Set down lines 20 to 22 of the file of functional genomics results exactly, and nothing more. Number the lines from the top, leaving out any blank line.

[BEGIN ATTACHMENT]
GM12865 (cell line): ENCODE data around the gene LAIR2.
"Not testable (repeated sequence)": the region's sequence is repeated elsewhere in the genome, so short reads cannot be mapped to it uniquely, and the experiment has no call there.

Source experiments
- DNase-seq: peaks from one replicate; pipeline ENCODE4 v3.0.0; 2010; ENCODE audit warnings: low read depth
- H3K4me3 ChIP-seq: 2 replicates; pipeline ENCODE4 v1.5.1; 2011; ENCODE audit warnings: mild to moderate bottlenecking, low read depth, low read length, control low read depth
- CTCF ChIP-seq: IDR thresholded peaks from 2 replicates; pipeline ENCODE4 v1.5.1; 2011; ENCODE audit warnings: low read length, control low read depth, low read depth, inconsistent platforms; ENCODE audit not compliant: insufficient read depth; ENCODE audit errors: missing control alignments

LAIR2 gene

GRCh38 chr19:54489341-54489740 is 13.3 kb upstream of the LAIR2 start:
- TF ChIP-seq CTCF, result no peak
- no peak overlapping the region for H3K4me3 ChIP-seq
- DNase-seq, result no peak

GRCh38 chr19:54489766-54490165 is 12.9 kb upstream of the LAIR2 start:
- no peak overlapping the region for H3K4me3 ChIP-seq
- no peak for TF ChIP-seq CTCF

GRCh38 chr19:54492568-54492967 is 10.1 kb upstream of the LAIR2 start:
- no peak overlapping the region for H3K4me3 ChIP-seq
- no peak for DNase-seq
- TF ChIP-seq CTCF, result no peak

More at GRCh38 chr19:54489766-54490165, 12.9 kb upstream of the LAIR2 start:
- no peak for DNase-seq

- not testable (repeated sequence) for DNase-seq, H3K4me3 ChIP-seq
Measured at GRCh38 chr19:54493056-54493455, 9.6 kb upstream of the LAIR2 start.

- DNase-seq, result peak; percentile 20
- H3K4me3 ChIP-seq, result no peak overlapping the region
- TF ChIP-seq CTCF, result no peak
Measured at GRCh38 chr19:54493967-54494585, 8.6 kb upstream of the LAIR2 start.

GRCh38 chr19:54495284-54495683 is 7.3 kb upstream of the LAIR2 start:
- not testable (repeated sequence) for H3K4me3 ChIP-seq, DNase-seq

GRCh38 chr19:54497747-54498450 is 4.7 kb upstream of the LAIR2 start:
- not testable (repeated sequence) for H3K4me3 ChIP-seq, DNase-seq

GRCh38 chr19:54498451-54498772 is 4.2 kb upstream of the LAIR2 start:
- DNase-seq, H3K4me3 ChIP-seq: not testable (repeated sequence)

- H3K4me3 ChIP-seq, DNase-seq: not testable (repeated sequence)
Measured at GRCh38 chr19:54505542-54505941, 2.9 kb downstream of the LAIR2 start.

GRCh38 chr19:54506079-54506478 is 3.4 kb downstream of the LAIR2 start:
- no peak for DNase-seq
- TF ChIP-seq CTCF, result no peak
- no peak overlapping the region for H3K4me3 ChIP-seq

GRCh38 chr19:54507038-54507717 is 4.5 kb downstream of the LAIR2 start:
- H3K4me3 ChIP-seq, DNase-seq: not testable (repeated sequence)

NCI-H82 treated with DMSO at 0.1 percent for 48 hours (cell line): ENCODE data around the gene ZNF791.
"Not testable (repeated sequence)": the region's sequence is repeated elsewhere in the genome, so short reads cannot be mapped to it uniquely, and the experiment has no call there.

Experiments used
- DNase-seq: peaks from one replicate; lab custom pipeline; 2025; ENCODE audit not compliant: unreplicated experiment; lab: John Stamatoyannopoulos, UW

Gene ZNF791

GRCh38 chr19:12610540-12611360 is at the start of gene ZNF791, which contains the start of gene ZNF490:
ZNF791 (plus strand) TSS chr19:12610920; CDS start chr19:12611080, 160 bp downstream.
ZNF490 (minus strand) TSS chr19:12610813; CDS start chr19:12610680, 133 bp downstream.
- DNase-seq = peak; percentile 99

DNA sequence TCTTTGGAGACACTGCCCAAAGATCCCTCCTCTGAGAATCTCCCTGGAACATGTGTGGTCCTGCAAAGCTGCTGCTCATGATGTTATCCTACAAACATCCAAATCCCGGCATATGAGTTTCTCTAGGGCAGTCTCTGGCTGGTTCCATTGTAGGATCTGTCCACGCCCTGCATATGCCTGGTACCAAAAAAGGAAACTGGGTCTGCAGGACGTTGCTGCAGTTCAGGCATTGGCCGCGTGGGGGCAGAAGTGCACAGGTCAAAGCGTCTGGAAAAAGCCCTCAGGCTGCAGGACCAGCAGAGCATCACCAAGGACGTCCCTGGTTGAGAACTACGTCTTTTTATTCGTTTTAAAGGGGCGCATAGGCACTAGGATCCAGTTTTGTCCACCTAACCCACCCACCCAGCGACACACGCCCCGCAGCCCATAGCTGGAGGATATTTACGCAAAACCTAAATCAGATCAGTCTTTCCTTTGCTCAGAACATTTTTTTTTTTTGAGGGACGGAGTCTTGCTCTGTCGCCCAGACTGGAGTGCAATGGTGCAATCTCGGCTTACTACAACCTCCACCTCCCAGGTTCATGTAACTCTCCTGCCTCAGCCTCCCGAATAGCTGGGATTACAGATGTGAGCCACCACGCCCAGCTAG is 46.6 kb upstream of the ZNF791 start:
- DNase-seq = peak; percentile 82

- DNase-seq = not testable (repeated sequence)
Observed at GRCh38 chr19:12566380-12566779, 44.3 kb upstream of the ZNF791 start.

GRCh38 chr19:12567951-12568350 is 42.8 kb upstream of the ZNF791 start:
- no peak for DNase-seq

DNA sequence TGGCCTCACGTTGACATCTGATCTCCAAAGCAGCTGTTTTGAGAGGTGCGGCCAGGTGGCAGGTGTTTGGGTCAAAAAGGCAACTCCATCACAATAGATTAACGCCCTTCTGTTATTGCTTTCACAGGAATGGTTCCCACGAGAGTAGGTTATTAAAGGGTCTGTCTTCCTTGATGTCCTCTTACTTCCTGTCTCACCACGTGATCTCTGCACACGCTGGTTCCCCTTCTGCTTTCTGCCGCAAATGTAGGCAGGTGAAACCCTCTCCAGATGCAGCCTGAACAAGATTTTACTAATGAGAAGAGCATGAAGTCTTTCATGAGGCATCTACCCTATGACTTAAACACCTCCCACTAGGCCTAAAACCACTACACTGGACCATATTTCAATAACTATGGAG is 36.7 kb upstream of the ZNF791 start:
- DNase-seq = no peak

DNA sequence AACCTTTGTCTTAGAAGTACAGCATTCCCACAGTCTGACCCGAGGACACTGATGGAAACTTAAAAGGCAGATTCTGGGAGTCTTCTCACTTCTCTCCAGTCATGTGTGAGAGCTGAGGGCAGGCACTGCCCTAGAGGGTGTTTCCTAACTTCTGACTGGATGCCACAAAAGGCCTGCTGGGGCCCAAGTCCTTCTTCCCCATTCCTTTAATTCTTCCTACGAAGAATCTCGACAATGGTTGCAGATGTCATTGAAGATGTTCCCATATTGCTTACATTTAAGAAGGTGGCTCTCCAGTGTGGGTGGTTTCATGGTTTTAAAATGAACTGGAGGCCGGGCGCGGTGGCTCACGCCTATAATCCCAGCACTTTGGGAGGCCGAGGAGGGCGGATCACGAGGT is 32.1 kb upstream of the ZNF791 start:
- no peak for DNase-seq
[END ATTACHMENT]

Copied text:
- no peak for DNase-seq

- not testable (repeated sequence) for DNase-seq, H3K4me3 ChIP-seq
Measured at GRCh38 chr19:54493056-54493455, 9.6 kb upstream of the LAIR2 start.